EL PASO, TX -- DEA-El Paso Division, Special Agent in Charge Joseph M. Arabit and United States Attorney John E. Murphy and announced that six individuals believed to have ties to the La Familia Michoacana drug cartel are in custody based on federal charges filed in west Texas.
In Alpine, 46-year-old Marco Medina-Espinoza of Denver, Colorado, and 34-year-old Ruth Sanchez of Presidio, Texas, are charged in separate indictments with possession with intent to distribute marijuana. Marco is charged in a total of four counts; Ruth, two counts. Upon conviction, Medina and Sanchez face between five and 40 years in federal prison per count. Both remain in federal custody pending detention hearings. Yesterday, authorities arrested Sanchez without incident. Medina was arrested on Tuesday without incident. To date, this investigation has involved the seizure of more than 500 pounds of marijuana.
In El Paso, 43-year-old Amado Erives-Montes, a resident of Mexico, and 42-year-old Jesus Lorenzo Sanchez of El Paso, are charged with one count of conspiracy to possess with intent to distribute more than five kilograms of cocaine on November 1, 2009. Sanchez, along with 39-year-old Javier Ivan Muro-Palacios, a resident of Mexico, and 30-year-old Victor Manuel Atilano of El Paso, also faces charges of conspiracy to possess with intent to distribute over 50 kilograms of marijuana and possession with intent to distribute over 50 kilograms of marijuana. Upon conviction of all charges, Erives and Sanchez each face a minimum of ten years and up to life in federal prison; Muro and Atilano, up to 20 years in federal prison. To date, this case has resulted in the seizure of 208 pounds of marijuana, 248 kilograms of cocaine, three vehicles and $17,300 in U.S. currency.
“These indictments and arrests are another example of our ongoing, coordinated efforts against drug trafficking organizations whose reach spans both sides of the U.S.-Mexico border. In west Texas and throughout New Mexico, DEA and our partners are determined to find drug traffickers, shut down their operations, and bring them to justice,” stated DEA Special Agent in Charge Joseph M. Arabit.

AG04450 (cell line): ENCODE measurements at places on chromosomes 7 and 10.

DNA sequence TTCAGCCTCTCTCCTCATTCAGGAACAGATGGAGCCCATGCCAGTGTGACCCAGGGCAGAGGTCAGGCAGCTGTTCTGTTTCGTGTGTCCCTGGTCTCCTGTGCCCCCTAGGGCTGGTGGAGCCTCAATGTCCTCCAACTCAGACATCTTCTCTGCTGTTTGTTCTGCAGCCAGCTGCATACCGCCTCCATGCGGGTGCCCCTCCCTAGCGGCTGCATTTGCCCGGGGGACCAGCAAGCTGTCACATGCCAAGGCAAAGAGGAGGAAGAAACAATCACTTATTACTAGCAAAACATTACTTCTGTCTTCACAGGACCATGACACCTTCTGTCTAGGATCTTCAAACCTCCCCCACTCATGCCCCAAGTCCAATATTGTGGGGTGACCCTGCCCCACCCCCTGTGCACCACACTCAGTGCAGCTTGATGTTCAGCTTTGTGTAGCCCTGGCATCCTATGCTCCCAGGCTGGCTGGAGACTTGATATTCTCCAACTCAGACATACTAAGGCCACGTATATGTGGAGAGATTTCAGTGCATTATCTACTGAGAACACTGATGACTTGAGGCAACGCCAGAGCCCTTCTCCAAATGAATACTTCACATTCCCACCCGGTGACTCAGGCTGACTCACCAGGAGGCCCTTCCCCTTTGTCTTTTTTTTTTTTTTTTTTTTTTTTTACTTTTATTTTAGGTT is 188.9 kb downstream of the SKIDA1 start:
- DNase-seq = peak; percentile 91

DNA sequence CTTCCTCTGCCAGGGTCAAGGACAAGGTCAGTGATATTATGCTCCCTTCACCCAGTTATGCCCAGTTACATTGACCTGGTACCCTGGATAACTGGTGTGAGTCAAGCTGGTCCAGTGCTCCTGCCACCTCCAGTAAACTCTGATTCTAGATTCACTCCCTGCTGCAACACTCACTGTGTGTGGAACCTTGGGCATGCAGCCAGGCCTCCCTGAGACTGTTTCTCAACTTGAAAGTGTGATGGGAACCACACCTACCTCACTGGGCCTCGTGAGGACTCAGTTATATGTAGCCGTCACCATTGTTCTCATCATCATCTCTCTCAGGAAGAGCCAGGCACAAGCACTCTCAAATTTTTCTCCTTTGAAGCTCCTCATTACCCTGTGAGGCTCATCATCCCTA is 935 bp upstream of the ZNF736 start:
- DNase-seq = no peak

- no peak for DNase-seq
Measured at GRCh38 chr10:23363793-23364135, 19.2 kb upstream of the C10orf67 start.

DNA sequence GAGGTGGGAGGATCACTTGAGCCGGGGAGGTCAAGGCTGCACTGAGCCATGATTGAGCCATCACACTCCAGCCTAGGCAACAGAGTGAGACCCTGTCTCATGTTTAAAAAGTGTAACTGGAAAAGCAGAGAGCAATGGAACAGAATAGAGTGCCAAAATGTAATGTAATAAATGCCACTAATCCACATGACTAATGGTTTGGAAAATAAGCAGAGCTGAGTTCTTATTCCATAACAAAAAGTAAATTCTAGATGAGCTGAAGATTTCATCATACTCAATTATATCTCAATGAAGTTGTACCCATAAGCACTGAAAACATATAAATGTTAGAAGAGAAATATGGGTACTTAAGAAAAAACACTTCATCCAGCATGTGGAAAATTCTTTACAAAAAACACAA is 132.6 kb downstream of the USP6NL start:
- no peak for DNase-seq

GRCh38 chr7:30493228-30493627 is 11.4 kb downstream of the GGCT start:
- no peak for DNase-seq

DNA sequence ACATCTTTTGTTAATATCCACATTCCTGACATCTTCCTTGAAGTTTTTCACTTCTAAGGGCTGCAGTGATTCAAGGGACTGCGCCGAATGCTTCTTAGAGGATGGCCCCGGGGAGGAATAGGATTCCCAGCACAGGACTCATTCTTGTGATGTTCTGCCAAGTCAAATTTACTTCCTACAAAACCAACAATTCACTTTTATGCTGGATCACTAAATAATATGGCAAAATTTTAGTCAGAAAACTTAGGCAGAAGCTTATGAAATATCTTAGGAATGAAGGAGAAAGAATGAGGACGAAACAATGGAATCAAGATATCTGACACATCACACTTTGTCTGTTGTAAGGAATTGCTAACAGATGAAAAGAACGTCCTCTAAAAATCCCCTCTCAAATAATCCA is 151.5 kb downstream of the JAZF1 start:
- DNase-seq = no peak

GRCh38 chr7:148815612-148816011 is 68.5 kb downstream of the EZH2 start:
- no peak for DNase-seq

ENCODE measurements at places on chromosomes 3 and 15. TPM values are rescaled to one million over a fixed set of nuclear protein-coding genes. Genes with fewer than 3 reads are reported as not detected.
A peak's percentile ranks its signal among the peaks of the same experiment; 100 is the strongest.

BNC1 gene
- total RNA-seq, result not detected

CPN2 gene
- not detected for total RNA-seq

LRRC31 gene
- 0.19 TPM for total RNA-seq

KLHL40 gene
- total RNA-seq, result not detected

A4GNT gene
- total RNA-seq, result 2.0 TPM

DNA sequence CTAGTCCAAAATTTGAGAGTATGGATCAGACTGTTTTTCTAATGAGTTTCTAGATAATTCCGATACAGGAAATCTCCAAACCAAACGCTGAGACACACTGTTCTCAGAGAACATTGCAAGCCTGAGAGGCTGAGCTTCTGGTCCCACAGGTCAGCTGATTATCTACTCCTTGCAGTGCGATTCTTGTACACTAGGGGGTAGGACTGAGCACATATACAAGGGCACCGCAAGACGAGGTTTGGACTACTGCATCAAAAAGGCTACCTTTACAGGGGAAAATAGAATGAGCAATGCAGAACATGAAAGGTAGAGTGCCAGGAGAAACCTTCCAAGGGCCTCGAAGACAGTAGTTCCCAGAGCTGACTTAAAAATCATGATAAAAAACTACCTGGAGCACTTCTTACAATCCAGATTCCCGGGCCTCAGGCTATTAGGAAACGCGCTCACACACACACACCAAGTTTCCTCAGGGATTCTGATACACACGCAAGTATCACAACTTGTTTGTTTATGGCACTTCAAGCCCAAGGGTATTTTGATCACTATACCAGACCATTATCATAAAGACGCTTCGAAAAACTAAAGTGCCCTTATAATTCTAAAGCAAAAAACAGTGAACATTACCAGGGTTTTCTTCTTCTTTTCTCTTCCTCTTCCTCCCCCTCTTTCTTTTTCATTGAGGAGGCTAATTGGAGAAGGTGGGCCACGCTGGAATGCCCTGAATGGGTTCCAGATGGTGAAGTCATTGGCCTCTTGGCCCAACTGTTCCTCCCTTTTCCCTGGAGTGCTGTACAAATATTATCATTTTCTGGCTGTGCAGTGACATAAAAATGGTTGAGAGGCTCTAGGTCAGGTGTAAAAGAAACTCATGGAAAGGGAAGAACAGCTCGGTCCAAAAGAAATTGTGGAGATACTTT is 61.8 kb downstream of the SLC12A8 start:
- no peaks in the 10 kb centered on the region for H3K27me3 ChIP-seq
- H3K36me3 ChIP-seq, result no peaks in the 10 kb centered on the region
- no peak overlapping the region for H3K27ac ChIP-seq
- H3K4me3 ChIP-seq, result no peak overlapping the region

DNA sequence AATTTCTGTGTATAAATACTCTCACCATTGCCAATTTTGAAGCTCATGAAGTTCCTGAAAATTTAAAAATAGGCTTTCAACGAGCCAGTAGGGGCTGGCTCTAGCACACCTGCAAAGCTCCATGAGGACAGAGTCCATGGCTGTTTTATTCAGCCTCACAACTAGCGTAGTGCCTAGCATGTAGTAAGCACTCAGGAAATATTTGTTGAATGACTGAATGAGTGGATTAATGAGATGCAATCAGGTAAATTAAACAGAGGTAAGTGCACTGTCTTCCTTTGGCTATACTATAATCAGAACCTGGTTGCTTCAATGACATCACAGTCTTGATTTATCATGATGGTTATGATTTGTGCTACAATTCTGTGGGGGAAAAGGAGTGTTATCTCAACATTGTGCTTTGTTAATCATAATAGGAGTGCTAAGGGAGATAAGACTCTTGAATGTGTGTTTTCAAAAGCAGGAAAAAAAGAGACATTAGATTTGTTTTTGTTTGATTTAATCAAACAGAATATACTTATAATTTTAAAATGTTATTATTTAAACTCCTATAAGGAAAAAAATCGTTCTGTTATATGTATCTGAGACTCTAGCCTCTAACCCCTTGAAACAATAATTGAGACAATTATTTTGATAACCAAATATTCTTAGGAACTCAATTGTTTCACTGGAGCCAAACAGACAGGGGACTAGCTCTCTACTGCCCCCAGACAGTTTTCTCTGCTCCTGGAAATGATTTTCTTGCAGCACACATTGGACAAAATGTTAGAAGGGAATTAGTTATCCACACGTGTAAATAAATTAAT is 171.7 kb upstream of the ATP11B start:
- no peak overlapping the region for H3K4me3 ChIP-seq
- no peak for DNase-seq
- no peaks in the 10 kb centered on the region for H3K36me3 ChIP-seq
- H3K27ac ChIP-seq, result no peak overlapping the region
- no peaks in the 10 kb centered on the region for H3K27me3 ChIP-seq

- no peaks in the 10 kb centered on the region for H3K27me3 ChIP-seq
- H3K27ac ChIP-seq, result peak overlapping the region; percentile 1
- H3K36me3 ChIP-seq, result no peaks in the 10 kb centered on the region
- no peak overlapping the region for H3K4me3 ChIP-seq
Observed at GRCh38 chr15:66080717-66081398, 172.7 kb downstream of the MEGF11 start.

It is important to note that an indictment is merely a charge and should not be considered as evidence of guilt. The defendants are presumed innocent until proven guilty in a court of law.
Project Delirium is the result of information gathered during the course of a previous effort targeting La Familia, known as Project Coronado. To date, Project Delirium has led to the arrest of 1,985 individuals and the seizure of approximately $62 million in U.S. currency, and approximately 2,773 pounds of methamphetamine, 2,722 kilograms of cocaine, 1,005 pounds of heroin, 14,818 pounds of marijuana and $3.8 million in other assets.
The investigative efforts in Project Delirium were coordinated by the multi-agency Special Operations Division, comprised of agents and analysts from the DEA, FBI, ICE, Internal Revenue Service, U.S. Customs and Border Protection, U.S. Marshals Service, as well as attorneys from the Criminal Division’s Narcotic and Dangerous Drug Section and Office of International Affairs. More than 300 federal, state, local and foreign law enforcement agencies contributed investigative and prosecutorial resources to Project Delirium through the Organized Crime Drug Enforcement Task Forces.